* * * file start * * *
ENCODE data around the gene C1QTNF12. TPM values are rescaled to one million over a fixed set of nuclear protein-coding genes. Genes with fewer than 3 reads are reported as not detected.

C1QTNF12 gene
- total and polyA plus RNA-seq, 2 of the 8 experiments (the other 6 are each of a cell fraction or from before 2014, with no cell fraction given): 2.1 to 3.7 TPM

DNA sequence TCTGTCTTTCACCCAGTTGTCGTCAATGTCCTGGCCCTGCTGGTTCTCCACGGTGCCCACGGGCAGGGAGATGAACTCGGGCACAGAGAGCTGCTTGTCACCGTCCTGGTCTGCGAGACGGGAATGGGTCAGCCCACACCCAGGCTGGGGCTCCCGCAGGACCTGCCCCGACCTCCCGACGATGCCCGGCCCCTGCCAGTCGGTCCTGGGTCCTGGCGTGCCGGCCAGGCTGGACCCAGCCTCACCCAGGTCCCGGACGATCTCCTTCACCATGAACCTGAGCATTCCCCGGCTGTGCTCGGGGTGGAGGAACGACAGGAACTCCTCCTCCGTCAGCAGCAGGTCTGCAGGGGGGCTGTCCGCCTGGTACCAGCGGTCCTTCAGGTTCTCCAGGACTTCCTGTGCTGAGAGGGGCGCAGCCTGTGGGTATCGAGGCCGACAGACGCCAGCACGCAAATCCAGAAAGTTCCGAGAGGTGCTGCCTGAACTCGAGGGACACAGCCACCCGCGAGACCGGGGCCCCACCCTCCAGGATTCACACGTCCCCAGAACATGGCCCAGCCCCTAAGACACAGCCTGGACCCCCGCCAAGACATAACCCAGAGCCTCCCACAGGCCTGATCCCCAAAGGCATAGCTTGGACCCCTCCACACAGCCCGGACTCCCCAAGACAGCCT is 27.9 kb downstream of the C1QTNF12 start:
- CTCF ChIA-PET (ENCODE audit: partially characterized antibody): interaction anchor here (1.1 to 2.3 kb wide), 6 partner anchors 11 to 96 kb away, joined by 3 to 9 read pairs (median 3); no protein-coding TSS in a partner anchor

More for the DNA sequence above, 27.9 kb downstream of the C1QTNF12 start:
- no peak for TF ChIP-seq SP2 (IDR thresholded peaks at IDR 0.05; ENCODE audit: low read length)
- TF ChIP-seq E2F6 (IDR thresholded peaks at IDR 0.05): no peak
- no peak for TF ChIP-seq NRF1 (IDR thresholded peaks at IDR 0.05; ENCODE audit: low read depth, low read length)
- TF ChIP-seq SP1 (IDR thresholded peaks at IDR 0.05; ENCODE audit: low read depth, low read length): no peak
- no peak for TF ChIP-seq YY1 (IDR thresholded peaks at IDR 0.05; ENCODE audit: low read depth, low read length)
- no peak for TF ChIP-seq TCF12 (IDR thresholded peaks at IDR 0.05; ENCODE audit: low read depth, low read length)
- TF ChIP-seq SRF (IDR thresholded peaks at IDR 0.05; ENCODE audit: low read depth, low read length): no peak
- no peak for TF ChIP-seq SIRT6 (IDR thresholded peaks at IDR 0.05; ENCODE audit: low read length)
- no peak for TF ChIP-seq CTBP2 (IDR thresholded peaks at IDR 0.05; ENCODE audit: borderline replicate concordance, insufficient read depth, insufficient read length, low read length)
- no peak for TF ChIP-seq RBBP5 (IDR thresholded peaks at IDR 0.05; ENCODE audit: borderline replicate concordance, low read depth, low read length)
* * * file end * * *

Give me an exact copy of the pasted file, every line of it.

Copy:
ENCODE data around the gene C1QTNF12. TPM values are rescaled to one million over a fixed set of nuclear protein-coding genes. Genes with fewer than 3 reads are reported as not detected.

C1QTNF12 gene
- total and polyA plus RNA-seq, 2 of the 8 experiments (the other 6 are each of a cell fraction or from before 2014, with no cell fraction given): 2.1 to 3.7 TPM

DNA sequence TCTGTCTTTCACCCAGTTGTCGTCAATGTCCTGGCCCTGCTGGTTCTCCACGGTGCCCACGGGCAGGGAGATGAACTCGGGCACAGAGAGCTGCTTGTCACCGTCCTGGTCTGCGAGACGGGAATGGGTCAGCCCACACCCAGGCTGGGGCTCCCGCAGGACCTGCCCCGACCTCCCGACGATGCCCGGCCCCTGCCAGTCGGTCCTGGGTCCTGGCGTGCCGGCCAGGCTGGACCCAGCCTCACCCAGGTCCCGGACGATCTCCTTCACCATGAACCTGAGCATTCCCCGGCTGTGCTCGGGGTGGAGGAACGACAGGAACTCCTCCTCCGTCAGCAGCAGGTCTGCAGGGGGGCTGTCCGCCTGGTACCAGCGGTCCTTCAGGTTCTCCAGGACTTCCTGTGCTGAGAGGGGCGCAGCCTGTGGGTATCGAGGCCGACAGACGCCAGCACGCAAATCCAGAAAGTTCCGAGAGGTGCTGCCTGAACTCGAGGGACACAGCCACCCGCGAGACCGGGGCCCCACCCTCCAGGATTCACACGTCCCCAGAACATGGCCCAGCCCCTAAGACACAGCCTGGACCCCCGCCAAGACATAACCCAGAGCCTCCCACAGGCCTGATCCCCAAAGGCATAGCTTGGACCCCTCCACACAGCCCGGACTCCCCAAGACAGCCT is 27.9 kb downstream of the C1QTNF12 start:
- CTCF ChIA-PET (ENCODE audit: partially characterized antibody): interaction anchor here (1.1 to 2.3 kb wide), 6 partner anchors 11 to 96 kb away, joined by 3 to 9 read pairs (median 3); no protein-coding TSS in a partner anchor

More for the DNA sequence above, 27.9 kb downstream of the C1QTNF12 start:
- no peak for TF ChIP-seq SP2 (IDR thresholded peaks at IDR 0.05; ENCODE audit: low read length)
- TF ChIP-seq E2F6 (IDR thresholded peaks at IDR 0.05): no peak
- no peak for TF ChIP-seq NRF1 (IDR thresholded peaks at IDR 0.05; ENCODE audit: low read depth, low read length)
- TF ChIP-seq SP1 (IDR thresholded peaks at IDR 0.05; ENCODE audit: low read depth, low read length): no peak
- no peak for TF ChIP-seq YY1 (IDR thresholded peaks at IDR 0.05; ENCODE audit: low read depth, low read length)
- no peak for TF ChIP-seq TCF12 (IDR thresholded peaks at IDR 0.05; ENCODE audit: low read depth, low read length)
- TF ChIP-seq SRF (IDR thresholded peaks at IDR 0.05; ENCODE audit: low read depth, low read length): no peak
- no peak for TF ChIP-seq SIRT6 (IDR thresholded peaks at IDR 0.05; ENCODE audit: low read length)
- no peak for TF ChIP-seq CTBP2 (IDR thresholded peaks at IDR 0.05; ENCODE audit: borderline replicate concordance, insufficient read depth, insufficient read length, low read length)
- no peak for TF ChIP-seq RBBP5 (IDR thresholded peaks at IDR 0.05; ENCODE audit: borderline replicate concordance, low read depth, low read length)